The first thing was to get a charter—quietly. At a meeting held in Philadelphia late in the fall of 1871 a friend of one of the gentlemen interested mentioned to him that a certain estate then in liquidation had a charter for sale which gave its owners the right to carry on any kind of business in any country and in any way; that it could be bought for what it would cost to get a charter under the general laws of the state, and that it would be a favour to the heirs to buy it. The opportunity was promptly taken. The name of the charter bought was the "Southern (usually written South) Improvement Company." For a beginning it was as good a name as another, since it said nothing.

With this charter in hand Mr. Rockefeller and Mr. Watson and their associates began to seek converts. In order that their great scheme might not be injured by premature public discussion they asked of each person whom they approached a pledge of secrecy. Two forms of the pledges required before anything was revealed were published later. The first of these, which appeared in the New York Tribune, read as follows:

I, A. B., do faithfully promise upon my honour and faith as a gentleman that I will keep secret all transactions which I may have with the corporation known as the South Improvement Company; that, should I fail to complete any bargains with the said company, all the preliminary conversations shall be kept strictly private; and, finally, that I will not disclose the price for which I dispose of my product, or any other facts which may in any way bring to light the internal workings or organization of the company. All this I do freely promise. Signed [name]; Witnessed by [name]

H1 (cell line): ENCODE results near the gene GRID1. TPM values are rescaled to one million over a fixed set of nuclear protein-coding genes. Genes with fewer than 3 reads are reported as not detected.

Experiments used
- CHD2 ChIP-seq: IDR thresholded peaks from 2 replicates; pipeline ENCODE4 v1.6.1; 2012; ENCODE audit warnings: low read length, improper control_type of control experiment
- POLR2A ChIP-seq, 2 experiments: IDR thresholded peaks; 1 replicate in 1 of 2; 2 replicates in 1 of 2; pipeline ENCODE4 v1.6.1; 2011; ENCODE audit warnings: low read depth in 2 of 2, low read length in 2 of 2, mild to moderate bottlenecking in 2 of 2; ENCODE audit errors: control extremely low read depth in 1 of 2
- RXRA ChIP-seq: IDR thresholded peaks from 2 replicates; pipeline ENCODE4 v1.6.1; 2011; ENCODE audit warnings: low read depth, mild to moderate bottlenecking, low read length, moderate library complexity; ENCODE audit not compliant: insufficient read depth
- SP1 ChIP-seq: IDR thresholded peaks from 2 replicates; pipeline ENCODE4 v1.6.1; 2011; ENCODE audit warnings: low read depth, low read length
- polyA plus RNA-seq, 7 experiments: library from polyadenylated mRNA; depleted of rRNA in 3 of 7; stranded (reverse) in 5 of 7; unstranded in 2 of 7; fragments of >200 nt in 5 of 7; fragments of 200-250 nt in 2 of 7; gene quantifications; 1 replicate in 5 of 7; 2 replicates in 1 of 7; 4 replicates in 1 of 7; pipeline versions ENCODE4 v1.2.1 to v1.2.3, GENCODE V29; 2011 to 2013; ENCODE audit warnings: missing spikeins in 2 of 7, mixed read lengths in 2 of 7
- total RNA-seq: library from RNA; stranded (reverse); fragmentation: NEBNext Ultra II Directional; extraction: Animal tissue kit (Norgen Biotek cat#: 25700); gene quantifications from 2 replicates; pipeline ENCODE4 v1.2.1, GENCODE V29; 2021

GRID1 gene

A second, published in a history of the "Southern Improvement Company," ran:

The undersigned pledge their solemn words of honour that they will not communicate to any one without permission of Z (name of director of Southern Improvement Company) any information that he may convey to them, or any of them, in relation to the Southern Improvement Company. Signed [name]; Witness [name]

The work of persuasion went on swiftly. By the 18th of January the president of the Pennsylvania road, J. Edgar Thompson, had put his signature to the contract, and soon after Mr. [Cornelius] Vanderbilt and Mr. Clark signed for the Central system, and Jay Gould and General [George] McClellan for the Erie. The contracts to which these gentlemen put their names fixed gross rates of freight from all common points, as the leading shipping points within the Oil Regions were called, to all the great refining and shipping centres—New York, Philadelphia, Baltimore, Pittsburg[h] and Cleveland. For example, the open rate on crude to New York was put at $2.56. On this price the South Improvement Company was allowed a rebate of $1.06 for its shipments; but it got not only this rebate, it was given in cash a like amount on each barrel of crude shipped by parties outside the combination.

The open rate from Cleveland to New York was two dollars, and fifty cents of this was turned over to the South Improvement Company, which at the same time received a rebate enabling it to ship for $1.50. Again, an independent refiner in Cleveland paid eighty cents a barrel to get his crude from the Oil Regions to his works, and the railroad sent forty cents of this money to the South Improvement Company. At the same time it cost the Cleveland refiner in the combination but forty cents to get his crude oil. Like drawbacks and rebates were given for all points-Pittsburg[h], Philadelphia, Boston and Baltimore.